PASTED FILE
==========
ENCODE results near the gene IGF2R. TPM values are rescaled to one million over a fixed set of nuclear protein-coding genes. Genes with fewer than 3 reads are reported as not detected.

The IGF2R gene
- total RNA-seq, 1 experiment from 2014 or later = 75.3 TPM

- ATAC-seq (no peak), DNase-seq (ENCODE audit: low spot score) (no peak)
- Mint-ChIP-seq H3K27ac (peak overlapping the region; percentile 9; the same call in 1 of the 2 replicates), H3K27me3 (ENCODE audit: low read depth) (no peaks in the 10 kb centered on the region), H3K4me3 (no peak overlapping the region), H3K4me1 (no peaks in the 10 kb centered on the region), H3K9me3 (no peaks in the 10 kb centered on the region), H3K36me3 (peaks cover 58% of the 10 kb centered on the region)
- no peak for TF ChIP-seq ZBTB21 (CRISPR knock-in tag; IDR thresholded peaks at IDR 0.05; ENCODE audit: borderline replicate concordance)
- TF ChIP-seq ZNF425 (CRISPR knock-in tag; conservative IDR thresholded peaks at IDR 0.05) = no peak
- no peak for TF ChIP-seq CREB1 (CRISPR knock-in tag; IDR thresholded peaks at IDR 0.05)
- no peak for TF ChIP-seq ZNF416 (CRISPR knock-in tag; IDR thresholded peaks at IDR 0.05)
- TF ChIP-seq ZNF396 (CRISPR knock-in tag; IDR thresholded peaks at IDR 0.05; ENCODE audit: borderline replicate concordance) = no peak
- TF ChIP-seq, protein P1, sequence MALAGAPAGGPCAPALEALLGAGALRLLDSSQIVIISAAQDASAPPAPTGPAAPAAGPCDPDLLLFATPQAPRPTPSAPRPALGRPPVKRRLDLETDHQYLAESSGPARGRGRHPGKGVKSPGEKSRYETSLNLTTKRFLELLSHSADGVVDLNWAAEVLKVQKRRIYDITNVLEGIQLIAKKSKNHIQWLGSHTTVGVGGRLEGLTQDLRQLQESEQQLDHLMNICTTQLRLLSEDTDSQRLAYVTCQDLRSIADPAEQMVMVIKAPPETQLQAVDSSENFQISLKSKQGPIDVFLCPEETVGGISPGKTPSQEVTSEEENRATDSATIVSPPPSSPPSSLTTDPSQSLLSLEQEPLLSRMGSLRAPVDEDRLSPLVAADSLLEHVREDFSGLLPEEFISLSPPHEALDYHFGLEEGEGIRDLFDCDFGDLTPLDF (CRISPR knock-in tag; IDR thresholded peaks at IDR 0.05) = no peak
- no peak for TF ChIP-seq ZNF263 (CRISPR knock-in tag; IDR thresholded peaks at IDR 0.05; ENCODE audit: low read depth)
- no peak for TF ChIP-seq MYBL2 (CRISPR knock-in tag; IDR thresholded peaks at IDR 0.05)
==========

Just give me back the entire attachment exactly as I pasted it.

ENCODE results near the gene IGF2R. TPM values are rescaled to one million over a fixed set of nuclear protein-coding genes. Genes with fewer than 3 reads are reported as not detected.

The IGF2R gene
- total RNA-seq, 1 experiment from 2014 or later = 75.3 TPM

- ATAC-seq (no peak), DNase-seq (ENCODE audit: low spot score) (no peak)
- Mint-ChIP-seq H3K27ac (peak overlapping the region; percentile 9; the same call in 1 of the 2 replicates), H3K27me3 (ENCODE audit: low read depth) (no peaks in the 10 kb centered on the region), H3K4me3 (no peak overlapping the region), H3K4me1 (no peaks in the 10 kb centered on the region), H3K9me3 (no peaks in the 10 kb centered on the region), H3K36me3 (peaks cover 58% of the 10 kb centered on the region)
- no peak for TF ChIP-seq ZBTB21 (CRISPR knock-in tag; IDR thresholded peaks at IDR 0.05; ENCODE audit: borderline replicate concordance)
- TF ChIP-seq ZNF425 (CRISPR knock-in tag; conservative IDR thresholded peaks at IDR 0.05) = no peak
- no peak for TF ChIP-seq CREB1 (CRISPR knock-in tag; IDR thresholded peaks at IDR 0.05)
- no peak for TF ChIP-seq ZNF416 (CRISPR knock-in tag; IDR thresholded peaks at IDR 0.05)
- TF ChIP-seq ZNF396 (CRISPR knock-in tag; IDR thresholded peaks at IDR 0.05; ENCODE audit: borderline replicate concordance) = no peak
- TF ChIP-seq, protein P1, sequence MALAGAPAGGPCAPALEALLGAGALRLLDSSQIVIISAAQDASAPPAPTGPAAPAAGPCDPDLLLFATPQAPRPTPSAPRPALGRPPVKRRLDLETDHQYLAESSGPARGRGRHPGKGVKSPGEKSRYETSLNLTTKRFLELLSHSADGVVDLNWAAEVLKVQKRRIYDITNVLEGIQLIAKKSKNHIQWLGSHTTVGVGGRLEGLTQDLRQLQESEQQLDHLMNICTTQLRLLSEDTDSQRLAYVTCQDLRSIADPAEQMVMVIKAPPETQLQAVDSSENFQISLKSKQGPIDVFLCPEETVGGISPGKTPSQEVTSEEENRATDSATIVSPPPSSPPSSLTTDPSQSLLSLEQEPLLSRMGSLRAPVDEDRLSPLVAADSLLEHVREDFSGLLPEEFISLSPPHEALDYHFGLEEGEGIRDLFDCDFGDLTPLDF (CRISPR knock-in tag; IDR thresholded peaks at IDR 0.05) = no peak
- no peak for TF ChIP-seq ZNF263 (CRISPR knock-in tag; IDR thresholded peaks at IDR 0.05; ENCODE audit: low read depth)
- no peak for TF ChIP-seq MYBL2 (CRISPR knock-in tag; IDR thresholded peaks at IDR 0.05)